Hong Kong would not process any applications to start airlines in the city pending the completion of a review of its criteria for designating local carriers, the Transport and Housing Bureau said.
While airlines must be incorporated in the city and have their principal place of business in Hong Kong to be considered local under the law, and the government considers shareholding structure, these are not the only determining factors, according to a statement on the government's website on Tuesday.
It did not say what additional elements would be considered.
Jetstar Hong Kong, a low-cost carrier owned by Qantas Airways and China Eastern Airlines, had secured a local investor and planned to start service at year-end but had not been granted a licence despite having been set up for more than a year, the Hong Kong Economic Journal reported on Tuesday, citing China Eastern chief economist Shan Chuanbo.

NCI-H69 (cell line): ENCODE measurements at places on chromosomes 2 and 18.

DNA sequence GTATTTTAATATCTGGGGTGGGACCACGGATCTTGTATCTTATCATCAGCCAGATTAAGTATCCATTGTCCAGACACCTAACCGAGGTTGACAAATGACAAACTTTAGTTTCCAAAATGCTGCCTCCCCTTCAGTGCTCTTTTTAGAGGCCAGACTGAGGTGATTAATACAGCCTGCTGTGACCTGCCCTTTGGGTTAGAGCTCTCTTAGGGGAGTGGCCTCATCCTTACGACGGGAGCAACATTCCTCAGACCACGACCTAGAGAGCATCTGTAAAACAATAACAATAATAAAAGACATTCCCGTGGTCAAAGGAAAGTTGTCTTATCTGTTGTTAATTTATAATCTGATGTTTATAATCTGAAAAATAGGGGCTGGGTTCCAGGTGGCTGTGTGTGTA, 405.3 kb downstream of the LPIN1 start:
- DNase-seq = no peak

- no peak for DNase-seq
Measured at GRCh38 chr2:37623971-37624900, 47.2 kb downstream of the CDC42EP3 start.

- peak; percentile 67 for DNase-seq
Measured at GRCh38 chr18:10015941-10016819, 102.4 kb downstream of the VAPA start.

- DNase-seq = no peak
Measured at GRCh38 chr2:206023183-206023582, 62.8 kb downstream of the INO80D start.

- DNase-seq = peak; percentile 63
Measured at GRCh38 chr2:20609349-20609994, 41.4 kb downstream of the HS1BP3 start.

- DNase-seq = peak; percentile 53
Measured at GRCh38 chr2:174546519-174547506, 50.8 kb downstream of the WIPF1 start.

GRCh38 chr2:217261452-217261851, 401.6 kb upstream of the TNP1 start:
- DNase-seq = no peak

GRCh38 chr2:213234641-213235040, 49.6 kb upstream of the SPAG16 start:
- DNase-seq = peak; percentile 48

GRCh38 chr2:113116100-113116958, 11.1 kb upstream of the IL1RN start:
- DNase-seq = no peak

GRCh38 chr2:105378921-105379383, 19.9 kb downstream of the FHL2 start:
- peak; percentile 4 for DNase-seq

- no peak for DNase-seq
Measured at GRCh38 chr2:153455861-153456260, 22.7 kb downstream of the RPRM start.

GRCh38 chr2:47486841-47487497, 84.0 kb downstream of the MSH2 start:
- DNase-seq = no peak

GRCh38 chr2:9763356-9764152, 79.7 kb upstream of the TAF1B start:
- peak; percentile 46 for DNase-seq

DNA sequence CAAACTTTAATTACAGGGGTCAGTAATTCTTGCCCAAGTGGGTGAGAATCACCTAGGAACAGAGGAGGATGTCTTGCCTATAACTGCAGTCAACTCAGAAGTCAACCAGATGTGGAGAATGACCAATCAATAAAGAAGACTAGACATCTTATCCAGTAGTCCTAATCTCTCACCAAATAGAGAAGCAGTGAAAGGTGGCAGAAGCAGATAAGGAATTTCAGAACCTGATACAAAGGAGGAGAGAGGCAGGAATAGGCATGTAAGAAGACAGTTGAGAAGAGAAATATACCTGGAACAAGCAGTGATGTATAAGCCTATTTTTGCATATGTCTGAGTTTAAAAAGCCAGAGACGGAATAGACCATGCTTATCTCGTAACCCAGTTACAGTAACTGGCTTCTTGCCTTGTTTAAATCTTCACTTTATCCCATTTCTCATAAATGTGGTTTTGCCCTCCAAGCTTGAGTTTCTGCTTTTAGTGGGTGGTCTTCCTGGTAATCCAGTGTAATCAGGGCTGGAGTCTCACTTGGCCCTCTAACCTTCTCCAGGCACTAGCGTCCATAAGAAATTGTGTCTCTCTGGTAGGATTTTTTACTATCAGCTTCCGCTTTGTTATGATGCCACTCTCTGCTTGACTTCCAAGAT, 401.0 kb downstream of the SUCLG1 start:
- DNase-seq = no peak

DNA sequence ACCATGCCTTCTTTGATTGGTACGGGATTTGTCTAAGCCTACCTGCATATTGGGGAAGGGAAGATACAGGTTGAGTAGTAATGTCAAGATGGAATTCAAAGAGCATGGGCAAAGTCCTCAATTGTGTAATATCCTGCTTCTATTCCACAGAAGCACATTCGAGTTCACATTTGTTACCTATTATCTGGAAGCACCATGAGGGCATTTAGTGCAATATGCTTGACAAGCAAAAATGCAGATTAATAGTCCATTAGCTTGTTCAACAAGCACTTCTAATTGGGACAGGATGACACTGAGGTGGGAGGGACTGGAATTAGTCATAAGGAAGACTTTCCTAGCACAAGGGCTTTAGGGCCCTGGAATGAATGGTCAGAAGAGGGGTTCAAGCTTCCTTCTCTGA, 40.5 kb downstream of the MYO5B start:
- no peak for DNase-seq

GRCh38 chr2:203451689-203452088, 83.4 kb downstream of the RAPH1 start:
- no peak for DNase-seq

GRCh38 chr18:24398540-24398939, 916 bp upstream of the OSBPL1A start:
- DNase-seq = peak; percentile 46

A further delay would protect the interests of local airlines such as Cathay Pacific Airways.
Jetstar had a "positive and ongoing dialogue with the regulator" and was aware of the review, the company said in a statement yesterday. It was "confident" of getting approvals before the end of this year.
"I am disappointed, but not surprised, to see the government stalling on the licensing of new airlines," David Webb, the founder of local governance watchdog Webb-site.com  said in an e-mail.
In its statement, the Transport and Housing Bureau said the government would not "provide any recommendations to an investor who is interested in setting up an airline in Hong Kong".
"It is an airline's own commercial decisions to make," it added.